The Beast Within: Mended Souls #2, страница 1
The Beast Within
#2 Mended Souls
What Readers Are Saying
The Beast Within
About the Author
Also by Jacquie Biggar
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Copyright © 2016 by Jacquie Biggar
All rights reserved.
No part of this book may be reproduced in any form or by any electronic or mechanical means, including information storage and retrieval systems, without written permission from the author, except for the use of brief quotations in a book review.
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I want to dedicate this book to the thousands of aboriginal women who have gone missing in Canada.
May you find peace in the warmth of Heaven’s embrace.
I can calculate the motion of heavenly bodies, but not the madness of people.
What Readers Are Saying
Who wouldn't want to be swept off her feet by a movie star? And championed by a guardian angel? Sign me up! And like any great start to a series, the ending left me reaching for the next book. Highly recommended
I was lucky to receive an advanced copy of The Guardian. A quick, easy read that I enjoyed!. A serious topic handled not only with touching moments but a few humorous moments also. Romance, suspense, family ties, friendship, angels that aren't sure about being angels, some sad moments, some nail biter moments, and a darling dog named Sugar Bear....what more could we want? I'm looking forward to the next book in this series.
The Sheriff Meets His Match
Who could possibly be the perfect match for Sheriff Jack Garrett, the steadfast pillar of a small west coast town like Tidal Falls? Enter Laurel Thomas, a woman on the run from her past in Florida. As soon as she shows up in Tidal Falls, she turns Jack's meticulously organized world upside down with her disorganized ways, sexy looks and feisty humor. I'd been craving Jack's story every since I read about him in an earlier story in the Wounded Hearts series, and I wasn't disappointed! Ms Biggar's characters leap off the page and become family you'll be rooting for with all your heart.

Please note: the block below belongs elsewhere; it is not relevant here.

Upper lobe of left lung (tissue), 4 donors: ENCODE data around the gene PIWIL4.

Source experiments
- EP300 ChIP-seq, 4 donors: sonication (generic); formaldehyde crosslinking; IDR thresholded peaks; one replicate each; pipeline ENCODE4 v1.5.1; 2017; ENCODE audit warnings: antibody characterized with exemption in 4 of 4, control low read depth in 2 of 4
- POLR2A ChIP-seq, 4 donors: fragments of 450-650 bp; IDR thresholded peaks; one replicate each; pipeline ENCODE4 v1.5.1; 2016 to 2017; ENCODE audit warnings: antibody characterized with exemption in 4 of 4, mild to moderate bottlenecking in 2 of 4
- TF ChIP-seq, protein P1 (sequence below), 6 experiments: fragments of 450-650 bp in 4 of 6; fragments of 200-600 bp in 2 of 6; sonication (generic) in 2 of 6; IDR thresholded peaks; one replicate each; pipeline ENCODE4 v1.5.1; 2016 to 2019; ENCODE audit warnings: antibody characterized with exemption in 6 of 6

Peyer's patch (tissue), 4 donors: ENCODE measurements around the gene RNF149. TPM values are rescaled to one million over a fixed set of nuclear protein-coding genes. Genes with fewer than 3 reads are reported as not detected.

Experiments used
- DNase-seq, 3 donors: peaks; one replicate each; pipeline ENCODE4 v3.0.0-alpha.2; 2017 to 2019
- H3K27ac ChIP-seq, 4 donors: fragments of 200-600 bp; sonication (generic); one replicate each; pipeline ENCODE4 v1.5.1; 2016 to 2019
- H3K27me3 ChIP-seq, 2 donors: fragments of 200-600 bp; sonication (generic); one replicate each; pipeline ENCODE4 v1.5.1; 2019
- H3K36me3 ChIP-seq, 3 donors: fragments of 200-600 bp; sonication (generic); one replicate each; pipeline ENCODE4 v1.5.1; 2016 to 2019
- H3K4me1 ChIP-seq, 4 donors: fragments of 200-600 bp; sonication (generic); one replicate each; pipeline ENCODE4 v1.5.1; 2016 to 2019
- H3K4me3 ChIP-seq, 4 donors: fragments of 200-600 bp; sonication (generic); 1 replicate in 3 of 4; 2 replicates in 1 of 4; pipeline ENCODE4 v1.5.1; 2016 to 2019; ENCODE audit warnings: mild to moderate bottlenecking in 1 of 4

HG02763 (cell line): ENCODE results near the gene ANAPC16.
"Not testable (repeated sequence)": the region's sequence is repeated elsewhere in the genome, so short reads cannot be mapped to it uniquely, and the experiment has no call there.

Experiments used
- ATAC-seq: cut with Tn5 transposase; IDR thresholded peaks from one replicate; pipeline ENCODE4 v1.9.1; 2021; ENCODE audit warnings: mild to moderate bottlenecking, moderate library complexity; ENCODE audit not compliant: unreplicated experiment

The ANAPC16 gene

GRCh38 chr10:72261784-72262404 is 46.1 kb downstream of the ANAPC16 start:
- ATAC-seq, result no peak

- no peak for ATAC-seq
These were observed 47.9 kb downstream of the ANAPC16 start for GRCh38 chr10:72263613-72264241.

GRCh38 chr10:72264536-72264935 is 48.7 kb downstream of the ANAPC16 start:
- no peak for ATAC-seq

I really enjoyed this romance. It has a heroine that's running around helping family, while working for the sheriff. She uses sticky notes to help keep everything straight, while the family tends to count on her to make everything right. This is full of humor and a little bit of serious in a small town type setting. I've given it a rating of 4.5*. It really made me laugh.
What a captivating story. Twilight's Encore is the third book
of Wounded Hearts series. This is Ty's and Katy's story, i have
to say what a beautiful story!!!
Nicole- Reading Alley
This is a very heartwarming, suspenseful book that will have you cheering for the good guys. HIGHLY RECOMMEND and Can't wait for Book 4 in the Wounded Hearts series.
The Rebel’s Redemption
What I loved about this story was not only the premise but how it all came together.
THE REBEL'S REDEMPTION (Wounded Hearts, #2) by Jacquie Biggar had me reading this romantic suspense well past my bedtime. The characters are so well written they could walk right off the page!
Avonna-The Romance Reviews
The Beast Within
Can two displaced angels save a woman from the clutches of a vicious killer?
Julie Crenshaw is offered work on Vancouver Island and grabs on like a lifeline.
She didn't expect to land in the crosshairs of a serial killer.
Connor O'Rourke has seen his share of human depravities during his fourteen years as a homicide detective, but is still sickened by the murderer terrorizing his island shores.
And threatening his key witness.
As the stakes rise, can two people give love a second chance or will a killer become the winner?
Her skin was tender as the belly of a kitten. And just as fragile.